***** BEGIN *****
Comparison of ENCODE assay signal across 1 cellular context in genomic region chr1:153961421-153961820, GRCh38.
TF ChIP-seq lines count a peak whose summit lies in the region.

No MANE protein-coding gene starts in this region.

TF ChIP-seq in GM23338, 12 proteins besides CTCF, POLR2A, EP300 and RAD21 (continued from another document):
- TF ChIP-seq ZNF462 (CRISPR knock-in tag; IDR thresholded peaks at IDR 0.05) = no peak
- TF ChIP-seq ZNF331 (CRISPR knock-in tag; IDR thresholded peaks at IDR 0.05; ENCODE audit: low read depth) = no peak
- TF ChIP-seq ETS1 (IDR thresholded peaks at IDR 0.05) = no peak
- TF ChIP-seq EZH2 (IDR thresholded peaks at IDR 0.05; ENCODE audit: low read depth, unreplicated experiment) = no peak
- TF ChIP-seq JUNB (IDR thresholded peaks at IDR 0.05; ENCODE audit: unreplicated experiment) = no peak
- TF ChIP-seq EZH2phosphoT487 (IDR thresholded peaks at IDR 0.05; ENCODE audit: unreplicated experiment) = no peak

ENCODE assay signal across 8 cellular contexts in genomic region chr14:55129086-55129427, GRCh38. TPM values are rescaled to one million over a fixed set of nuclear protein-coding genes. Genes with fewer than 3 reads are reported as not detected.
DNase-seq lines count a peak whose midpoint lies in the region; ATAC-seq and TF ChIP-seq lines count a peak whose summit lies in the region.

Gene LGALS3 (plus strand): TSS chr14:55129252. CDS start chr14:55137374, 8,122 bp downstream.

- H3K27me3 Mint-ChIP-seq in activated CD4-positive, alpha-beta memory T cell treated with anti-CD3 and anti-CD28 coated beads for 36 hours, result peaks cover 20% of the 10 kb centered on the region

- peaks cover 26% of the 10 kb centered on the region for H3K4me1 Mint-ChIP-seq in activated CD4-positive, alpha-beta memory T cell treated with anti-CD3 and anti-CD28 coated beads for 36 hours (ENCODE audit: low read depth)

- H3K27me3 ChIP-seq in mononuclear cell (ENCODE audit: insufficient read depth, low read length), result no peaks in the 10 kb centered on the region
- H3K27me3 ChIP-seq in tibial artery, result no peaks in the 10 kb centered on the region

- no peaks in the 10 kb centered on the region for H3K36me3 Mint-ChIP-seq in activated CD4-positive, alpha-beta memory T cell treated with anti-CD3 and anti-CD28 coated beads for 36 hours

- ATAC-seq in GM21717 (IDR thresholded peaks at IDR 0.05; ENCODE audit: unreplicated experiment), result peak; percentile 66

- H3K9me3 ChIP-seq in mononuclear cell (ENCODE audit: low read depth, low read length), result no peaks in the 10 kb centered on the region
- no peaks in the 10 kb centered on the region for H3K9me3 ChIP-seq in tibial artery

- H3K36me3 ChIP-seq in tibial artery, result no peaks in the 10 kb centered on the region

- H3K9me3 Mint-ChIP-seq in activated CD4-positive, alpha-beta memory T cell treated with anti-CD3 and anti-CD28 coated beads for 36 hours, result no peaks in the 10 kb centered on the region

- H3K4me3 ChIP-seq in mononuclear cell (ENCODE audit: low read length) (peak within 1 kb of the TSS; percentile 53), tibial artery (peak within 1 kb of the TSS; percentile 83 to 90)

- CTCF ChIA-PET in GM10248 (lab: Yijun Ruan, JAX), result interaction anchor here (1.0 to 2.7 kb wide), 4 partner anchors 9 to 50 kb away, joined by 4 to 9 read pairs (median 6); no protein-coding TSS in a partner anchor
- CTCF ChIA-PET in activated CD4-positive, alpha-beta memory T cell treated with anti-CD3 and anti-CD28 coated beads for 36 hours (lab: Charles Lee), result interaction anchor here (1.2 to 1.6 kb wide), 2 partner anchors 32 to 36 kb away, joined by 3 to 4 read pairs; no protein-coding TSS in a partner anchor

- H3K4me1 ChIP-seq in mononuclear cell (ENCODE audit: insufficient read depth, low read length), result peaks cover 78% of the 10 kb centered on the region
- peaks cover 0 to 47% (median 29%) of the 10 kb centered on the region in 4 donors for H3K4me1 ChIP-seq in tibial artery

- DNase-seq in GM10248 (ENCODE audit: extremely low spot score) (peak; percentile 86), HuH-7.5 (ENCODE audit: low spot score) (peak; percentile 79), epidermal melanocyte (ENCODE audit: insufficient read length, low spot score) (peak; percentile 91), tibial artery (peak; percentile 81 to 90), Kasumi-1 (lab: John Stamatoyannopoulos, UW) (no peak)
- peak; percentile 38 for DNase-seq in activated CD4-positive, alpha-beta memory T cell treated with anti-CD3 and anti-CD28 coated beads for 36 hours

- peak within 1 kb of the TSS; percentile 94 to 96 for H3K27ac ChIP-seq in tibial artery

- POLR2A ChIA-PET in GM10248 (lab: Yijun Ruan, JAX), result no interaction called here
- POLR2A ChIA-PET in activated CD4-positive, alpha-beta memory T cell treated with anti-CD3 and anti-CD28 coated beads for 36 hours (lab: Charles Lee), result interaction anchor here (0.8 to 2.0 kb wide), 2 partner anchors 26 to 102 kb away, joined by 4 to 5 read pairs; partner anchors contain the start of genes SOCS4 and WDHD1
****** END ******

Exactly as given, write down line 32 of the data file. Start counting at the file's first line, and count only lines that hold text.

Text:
- POLR2A ChIA-PET in GM10248 (lab: Yijun Ruan, JAX), result no interaction called here